Anyone who knows anything about our family knows that my mother was born in South Dakota. Mom’s great-grandfather, Michael Ryman came to Dakota Territory in the early 1880’s and settled near the town of Warner just a few miles south of Aberdeen in Brown County. When the Ryman’s arrived, Aberdeen was little more than a train stop.
I am reading a book by David Laskin called The Children’s Blizzard that tells the true story of one of the most unexpected blizzards in American history. It took place in 1888 and hit the Dakotas especially hard. Laskin tells that the family of L. Frank Baum, who wrote The Wizard of Oz, moved to a farm just a few miles above Aberdeen and Baum lived there in the early 1800s when the Rymans arrived. For a while Baum tried his hand at a variety of stores in Aberdeen and failed miserably before eventually moving to Chicago where he wrote his famous book.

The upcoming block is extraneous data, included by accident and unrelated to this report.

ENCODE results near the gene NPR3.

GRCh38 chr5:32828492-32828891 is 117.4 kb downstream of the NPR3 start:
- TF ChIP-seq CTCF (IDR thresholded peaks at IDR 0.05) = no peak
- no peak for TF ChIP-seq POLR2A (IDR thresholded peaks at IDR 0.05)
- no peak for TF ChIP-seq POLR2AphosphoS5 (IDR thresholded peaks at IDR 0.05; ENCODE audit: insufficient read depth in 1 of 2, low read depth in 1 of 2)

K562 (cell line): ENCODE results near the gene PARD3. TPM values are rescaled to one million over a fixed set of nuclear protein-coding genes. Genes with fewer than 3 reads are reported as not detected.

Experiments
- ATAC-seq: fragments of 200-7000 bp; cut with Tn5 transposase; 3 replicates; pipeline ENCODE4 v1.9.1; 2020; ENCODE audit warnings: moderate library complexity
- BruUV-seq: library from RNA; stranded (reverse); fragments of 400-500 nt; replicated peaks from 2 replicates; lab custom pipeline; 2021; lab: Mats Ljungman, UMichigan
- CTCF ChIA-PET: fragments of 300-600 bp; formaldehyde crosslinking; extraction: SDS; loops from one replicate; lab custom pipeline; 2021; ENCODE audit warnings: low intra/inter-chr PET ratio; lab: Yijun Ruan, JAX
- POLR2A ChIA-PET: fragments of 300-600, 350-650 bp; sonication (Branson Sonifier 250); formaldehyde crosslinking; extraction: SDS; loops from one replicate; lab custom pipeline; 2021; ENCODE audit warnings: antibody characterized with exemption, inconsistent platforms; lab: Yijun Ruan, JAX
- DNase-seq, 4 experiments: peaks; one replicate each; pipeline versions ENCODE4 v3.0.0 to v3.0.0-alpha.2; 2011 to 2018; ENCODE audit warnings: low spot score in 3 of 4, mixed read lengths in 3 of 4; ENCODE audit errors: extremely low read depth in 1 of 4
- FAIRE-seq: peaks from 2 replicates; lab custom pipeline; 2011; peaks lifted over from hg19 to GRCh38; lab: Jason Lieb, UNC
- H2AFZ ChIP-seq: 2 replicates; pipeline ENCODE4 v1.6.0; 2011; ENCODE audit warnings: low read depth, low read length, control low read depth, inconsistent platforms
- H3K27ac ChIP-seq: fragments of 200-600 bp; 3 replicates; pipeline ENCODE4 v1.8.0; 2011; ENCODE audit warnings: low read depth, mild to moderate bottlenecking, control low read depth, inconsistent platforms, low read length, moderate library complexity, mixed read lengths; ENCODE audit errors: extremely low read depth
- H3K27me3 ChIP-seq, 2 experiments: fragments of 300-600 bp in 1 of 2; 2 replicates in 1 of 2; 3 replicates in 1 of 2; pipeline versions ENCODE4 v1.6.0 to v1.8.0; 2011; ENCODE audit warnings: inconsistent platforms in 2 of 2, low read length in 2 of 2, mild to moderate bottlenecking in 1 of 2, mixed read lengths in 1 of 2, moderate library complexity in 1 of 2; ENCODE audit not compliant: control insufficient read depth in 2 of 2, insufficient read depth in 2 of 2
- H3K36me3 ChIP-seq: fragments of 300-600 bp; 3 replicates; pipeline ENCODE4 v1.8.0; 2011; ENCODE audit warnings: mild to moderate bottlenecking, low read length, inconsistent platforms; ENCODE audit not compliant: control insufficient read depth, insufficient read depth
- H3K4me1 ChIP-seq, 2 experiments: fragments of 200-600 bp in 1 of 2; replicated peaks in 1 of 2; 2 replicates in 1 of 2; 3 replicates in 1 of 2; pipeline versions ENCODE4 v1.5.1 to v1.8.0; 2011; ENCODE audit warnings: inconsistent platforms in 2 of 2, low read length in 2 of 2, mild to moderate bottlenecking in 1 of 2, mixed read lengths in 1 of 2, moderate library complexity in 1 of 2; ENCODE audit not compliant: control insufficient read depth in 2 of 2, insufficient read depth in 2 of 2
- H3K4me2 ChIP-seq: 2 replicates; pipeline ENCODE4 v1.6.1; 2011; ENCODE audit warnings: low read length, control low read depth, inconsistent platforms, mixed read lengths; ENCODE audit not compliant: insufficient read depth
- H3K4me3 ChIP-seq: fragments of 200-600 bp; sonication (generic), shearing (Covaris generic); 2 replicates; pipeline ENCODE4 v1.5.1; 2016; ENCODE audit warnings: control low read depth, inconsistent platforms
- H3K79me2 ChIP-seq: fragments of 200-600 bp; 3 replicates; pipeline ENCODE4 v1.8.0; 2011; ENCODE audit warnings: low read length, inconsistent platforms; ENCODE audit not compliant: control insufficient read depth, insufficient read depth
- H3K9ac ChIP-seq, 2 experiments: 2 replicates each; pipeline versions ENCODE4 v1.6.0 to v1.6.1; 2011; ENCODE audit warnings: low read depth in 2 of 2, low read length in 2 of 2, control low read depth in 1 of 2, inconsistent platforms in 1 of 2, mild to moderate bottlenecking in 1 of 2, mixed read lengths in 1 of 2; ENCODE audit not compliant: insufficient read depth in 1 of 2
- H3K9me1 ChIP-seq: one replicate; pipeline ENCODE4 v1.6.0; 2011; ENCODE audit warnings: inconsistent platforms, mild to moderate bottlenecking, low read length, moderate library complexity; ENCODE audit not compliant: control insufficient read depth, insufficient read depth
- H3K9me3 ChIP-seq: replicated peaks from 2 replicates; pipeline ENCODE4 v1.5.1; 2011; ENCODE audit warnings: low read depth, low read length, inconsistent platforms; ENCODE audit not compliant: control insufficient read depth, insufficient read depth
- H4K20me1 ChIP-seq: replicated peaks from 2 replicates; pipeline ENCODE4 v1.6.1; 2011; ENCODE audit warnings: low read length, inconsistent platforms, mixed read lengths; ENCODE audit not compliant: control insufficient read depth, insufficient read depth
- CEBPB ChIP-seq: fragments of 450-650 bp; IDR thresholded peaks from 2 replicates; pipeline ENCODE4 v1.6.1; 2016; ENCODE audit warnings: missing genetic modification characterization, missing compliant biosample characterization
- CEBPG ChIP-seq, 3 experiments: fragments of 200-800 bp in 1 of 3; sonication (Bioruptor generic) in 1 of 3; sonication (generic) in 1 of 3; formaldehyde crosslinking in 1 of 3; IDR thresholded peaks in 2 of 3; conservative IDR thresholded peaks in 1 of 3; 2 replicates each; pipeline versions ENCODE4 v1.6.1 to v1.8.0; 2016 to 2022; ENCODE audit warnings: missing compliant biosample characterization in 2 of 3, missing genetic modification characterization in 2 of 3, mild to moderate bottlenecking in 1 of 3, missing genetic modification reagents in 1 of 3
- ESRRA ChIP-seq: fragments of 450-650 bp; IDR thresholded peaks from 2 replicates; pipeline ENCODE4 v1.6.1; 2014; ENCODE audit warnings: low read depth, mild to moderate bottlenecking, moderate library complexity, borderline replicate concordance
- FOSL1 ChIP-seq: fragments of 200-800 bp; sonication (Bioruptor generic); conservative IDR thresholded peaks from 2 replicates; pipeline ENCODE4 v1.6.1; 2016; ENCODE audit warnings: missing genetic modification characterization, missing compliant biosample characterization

Everyone who has ever seen the movie of The Wizard of Oz remembers the line where Dorothy says, “I don’t think we’re in Kansas anymore.” The funny thing is that Baum himself had never ever been to Kansas. The descriptions that he made of Kansas in the book actually were memories that he had written about Brown County in the summer of 1888, “Not a tree nor a house broke the broad sweep of flat country that reached the edge of the sky in all directions. The sun had baked the plowed land into a gray mass, with little cracks running through it. Even the grass was not green, for the sun had burned the tops of the log blades until they were the same gray color to be seen everywhere.” What he was describing wasn’t Kansas but the neighborhood of our Ryman ancestors. That is something to think about the next time I watch The Wizard of Oz.